Magdalena Neuner (GER) left the door open in the women’s 10k pursuit. But Anastasia Kuzmina (SVK) couldn’t shut it.
When a penalty by Neuner in the final shooting stage left Kuzmina trailing by just six seconds, the Slovakian had a chance to reel in the leader over the final two k loop. But Neuner put the hammer down, steadily pulling away to win her second medal in three days. After hitting all 20 shots, Marie Laure Brunet (FRA) was third, moving up from sixth.
Leading Kuzmina by 25 seconds coming into last shooting stage, Neuner could have essentially ended the race by shooting clean. She hit her first four targets, but the pressure got to her on the last one.
Kuzmina skied into the range in time to see Neuner’s miss, and she took advantage, hitting all five of her shots in rapid succession. The two left the range almost together, and it looked like the stage was set for a head-to-head battle. But Neuner never gave it a chance, pulling away from Kuzmina immediately to win by a comfortable margin.
It was a duel between those two from the beginning, as Kuzmina began with a negligible two-second advantage over the Slovakian. Competitors set out on course today with a handicaps based on how far back they were in Saturday’s sprint.
In the first of four shooting stages, the two women matched each other round for round, skiing into the range together and hitting all five targets in synch.
They were still glued to one another after the second lap, and for the first three shots, nothing changed. But then Kuzmina missed, forcing her to ski a penalty loop that put her 25 seconds behind. She couldn’t take advantage of a mistake by Neuner in the third stage, either—both ended up missing one more shot.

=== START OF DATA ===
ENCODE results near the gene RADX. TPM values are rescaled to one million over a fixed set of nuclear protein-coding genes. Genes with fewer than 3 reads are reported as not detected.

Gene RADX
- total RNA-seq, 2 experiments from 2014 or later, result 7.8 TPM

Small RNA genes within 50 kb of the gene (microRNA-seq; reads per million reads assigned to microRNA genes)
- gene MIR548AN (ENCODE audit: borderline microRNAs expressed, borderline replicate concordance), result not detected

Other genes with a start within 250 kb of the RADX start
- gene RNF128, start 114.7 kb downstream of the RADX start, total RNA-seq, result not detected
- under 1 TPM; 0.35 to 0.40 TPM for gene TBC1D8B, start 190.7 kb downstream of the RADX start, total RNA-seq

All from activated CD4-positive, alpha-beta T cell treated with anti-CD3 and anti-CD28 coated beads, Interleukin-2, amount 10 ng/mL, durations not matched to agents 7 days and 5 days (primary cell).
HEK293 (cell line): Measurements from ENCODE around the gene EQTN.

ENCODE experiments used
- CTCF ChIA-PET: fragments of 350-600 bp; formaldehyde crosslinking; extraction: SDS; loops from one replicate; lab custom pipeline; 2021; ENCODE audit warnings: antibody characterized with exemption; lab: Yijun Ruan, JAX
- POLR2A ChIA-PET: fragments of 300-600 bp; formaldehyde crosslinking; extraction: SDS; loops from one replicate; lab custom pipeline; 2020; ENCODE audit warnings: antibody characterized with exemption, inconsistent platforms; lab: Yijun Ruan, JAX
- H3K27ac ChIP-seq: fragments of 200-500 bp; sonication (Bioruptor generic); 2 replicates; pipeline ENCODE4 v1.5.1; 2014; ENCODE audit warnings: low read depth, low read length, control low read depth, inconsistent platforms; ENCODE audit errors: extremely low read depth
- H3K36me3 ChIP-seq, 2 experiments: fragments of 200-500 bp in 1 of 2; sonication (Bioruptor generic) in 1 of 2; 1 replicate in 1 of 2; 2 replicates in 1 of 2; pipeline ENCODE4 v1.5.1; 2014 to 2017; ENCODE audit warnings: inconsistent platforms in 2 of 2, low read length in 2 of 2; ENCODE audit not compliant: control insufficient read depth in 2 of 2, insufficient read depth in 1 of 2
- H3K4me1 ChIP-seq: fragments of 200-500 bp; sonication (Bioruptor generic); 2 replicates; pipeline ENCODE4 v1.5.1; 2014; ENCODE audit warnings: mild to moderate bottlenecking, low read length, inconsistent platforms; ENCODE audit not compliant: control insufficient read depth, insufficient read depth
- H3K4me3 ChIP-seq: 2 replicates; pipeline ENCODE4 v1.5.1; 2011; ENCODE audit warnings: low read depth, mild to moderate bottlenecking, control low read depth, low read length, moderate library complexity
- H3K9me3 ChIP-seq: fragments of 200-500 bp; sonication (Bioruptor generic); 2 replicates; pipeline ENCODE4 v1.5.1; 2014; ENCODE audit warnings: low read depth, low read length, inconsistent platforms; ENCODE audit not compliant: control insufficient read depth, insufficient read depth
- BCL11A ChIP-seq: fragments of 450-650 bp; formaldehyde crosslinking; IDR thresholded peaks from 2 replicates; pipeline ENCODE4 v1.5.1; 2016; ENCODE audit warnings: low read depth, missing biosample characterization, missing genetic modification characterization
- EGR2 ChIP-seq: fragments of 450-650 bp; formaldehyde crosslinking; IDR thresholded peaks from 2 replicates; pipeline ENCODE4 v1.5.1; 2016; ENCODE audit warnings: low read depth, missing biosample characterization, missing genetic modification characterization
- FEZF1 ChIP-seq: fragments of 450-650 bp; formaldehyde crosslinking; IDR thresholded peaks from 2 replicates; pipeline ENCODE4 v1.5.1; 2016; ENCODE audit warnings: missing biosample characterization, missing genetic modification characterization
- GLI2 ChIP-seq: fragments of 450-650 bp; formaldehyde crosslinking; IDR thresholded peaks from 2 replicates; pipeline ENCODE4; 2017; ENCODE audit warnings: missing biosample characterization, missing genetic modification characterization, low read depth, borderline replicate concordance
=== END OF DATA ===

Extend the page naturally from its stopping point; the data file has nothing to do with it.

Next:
In dramatic final round, Neuner said that she came into the range relaxed despite past struggles in the past with her shooting. She remained so as she hit her first four shots, but then let the pressure get to her for the last one. She said afterwards that she let herself start thinking about gold.
“The last shot, I was a little bit nervous,” she said. “It was a mistake.”
But it didn’t matter, because Kuzmina was done—in the post-race press conference, she said she knew that her legs were too tired to do anything in the final lap, even as she trailed by just a few seconds.
With her gold medal in the 7.5 k sprint on Saturday, she said that she felt even more pressure to repeat the performance—not less because she’d already won a medal. She wasn’t complaining about silver, though, pumping her arms as she crossed the finish.
After struggling with illness earlier in the season, Meghan Tandy (CAN) had a strong performance today as the top North American finisher in 36th. She had a very strong final sprint to take second out of her pack of five, aided by what looked like a strong pair of skis.
“It’s just great to feel that I’m approaching…that best-performance-of-the-season-feeling again,” she said.
Sara Studebaker was the only American in the race, and she dropped just one spot to go from 45th to 46th place. She shot well, but said that she felt a little bit flat for the skis.
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Nat Herz is an Alaska-based journalist who moonlights for FasterSkier as an occasional reporter and podcast host. He was FasterSkier's full-time reporter in 2010 and 2011.
February 17, 2010 at 10:31 am
“as Kuzmina began with a negligible two-second advantage over the Slovakian”. Should be “over the German”.
Dear NBC: When Al Trautwig says, “rock sharp” to describe Neuner’s day, it should tell you something. Please, for the love of biathlon, fix this before Sochi.